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September 17, 2014

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The (Annotated) 'Lost' Reading List

by Ryan McKee, posted Jan 19th 2010 6:00PM
Historically, TV shows don't give their viewers homework. They avoid make any allusion that viewers should be reading more literature than gobbling another 'Jersey Shore' marathon.

However, fans of 'Lost' ('Lostheads,' 'Losters') have become accustomed to jumping on their computers immediately after the Bad Robot production logo finishes. While fan message boards help casual viewers understand some nuances, hardcore Others research references in philosophy, religion, science, and literature. They hope to discover what the hell it all means.

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George W. Bush canceled Reading Rainbow

by Jonathan Toomey, posted Aug 29th 2009 2:30PM
LeVar Burton, host of 'Reading Rainbow' Did you watch Reading Rainbow yesterday? If you missed it, that's too bad, because PBS' third-longest running show (behind only Sesame Street and Mr. Roger's Neighborhood) ended its 26 year run on Friday.

According to NPR, the children's program is being cut from the PBS stable of educational programming because of ... wait for it ... the Bush administration.

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Ten ways I plan to cope with the WGA writers strike

by Jackie Schnoop, posted Nov 7th 2007 1:26PM
Strike rat on dutyI know I have a problem. I don't need anyone to tell me that I was a child of television and it's been in my life all my life. Yes, I read. Yes, I listen to music. And, obviously I write.

But most of my writing these days is about television!

I recall the last writers strike. It was during that time that I wrote a really horrible horror novel to occupy my time outside of my day job. I'm not doing that again this time. I refuse to spend weeks writing dreck just because the television and film writers are on strike.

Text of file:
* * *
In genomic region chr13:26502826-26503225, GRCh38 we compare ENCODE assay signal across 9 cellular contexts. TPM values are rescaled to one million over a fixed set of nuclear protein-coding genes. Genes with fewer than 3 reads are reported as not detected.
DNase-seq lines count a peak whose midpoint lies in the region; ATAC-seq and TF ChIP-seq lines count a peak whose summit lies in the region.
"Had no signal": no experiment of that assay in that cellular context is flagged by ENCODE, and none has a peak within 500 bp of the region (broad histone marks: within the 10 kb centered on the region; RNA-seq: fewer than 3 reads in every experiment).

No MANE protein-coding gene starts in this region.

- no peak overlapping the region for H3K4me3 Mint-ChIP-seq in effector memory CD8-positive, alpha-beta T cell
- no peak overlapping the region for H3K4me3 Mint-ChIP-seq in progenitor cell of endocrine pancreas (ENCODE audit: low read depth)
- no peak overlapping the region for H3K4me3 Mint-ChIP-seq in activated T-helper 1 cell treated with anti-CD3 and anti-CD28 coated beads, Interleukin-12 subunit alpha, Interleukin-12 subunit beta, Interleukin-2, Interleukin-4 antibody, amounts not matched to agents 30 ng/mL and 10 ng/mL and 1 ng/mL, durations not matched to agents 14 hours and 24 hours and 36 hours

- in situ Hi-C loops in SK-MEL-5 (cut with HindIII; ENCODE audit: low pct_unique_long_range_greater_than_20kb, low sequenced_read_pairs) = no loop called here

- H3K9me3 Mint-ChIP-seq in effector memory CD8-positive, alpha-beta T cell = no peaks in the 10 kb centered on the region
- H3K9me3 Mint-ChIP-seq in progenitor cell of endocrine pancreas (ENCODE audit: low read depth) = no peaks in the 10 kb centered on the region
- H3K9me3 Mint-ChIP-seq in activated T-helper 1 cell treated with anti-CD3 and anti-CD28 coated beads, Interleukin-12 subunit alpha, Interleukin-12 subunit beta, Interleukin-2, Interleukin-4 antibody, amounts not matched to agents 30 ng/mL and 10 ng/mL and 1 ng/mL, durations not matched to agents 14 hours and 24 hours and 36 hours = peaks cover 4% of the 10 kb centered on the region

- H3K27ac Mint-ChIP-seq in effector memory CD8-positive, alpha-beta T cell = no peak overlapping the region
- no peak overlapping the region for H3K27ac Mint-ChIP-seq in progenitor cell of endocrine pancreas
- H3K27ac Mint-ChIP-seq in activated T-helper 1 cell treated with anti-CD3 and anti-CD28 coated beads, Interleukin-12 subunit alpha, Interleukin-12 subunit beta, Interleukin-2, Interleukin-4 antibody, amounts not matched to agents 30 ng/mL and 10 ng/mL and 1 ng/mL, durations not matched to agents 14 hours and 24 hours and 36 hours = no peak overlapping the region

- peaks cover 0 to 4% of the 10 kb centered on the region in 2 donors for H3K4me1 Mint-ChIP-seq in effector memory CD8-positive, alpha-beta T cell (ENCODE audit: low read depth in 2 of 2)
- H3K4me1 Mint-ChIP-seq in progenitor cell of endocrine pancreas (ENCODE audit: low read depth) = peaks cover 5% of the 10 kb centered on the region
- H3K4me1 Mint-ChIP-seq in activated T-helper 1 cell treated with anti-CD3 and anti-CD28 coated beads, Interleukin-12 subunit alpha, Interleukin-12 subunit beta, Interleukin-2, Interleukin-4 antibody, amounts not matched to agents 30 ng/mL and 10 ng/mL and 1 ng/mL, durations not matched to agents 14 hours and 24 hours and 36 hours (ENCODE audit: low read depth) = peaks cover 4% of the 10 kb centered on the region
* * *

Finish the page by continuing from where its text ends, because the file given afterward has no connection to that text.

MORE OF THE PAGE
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BET wants you to read a %$#ing book

by Adam Finley, posted Aug 26th 2007 7:02PM

BETSatire is a tricky sword to wield, and BET's current efforts to call attention to some of the less-favorable aspects of current black culture are proof of that. First, there was We Got to Do Better (formerly Hot Ghetto Mess), a series whose pilot episode was so schizophrenic I actually developed twelve different personalities while watching it. Never have I seen a TV series struggling so hard to figure out its own identity.

All of the press that came out before it read that the series would use amateur footage of people acting untoward as a means to show how we need to improve (the clips show people of all races), but the first episode kept jumping back and forth between straight satire and host Charlie Murphy sincerely pleading to the audience to improve themselves. Imagine Stephen Colbert dropping his facade every two minutes to say, "this is a joke" -- that's what watching We Got to Do Better was like.

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Oh no, it's TV Turnoff Week again

by Bob Sassone, posted Apr 23rd 2007 8:31AM

TV TurnoffEvery April we can be sure that several things will happen: the weather will alternate between warm/sunny and cold/rainy, kids will enjoy spring vacation before going back to school for the end of the year push, and a bunch of people will decide "hey, this is the week I won't watch television!" for some reason.

Yup, it's that time of year again. Today is the start of TV Turnoff Week (they've changed their name to "The Center For Screen-Time Awareness"), that week when all the misguided souls around the country decide to shut off their televisions and read a book and eat salad. Or so they'd have you believe. I write about this every year, and a couple of years ago even debated a guy on MSNBC about it, so I won't rehash all the points here. Check out this post, where I give all the reasons why this week is such a silly idea.

In short, don't celebrate TV Turnoff Week this week. To quote Jim Halpert on The Office when Pam told him to get a life, "but who will watch my television?"

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The Good Book, Shatner-style

by Adam Finley, posted Jan 28th 2007 11:01AM

william shatnerSo what is it about William Shatner? Is he cool because he doesn't know how uncool he is? Is he cool because he knows he's uncool? Has he found some way to straddle the line between lame and cool, thus remaining an enigma that will confound us for all time? Whatever it is, no one else has that "Shatner thing" that ol' Bill brings to all his projects.

On a video interview on his Web site ShatnerVision, Shatner mentioned he was trying to sell a recording of himself narrating the Book of Exodus backed by a full symphony and three-hundred and fifty singers. Well, he said it was a "revised version" of Exodus, which is good because I imagine sitting through a verbatim reading of that particular Book would be quite an endurance test.

Shatner recorded the reading with the Arkansas Symphony in 2005, and according to the Symphony's Web site, the CD will be released sometime this year.

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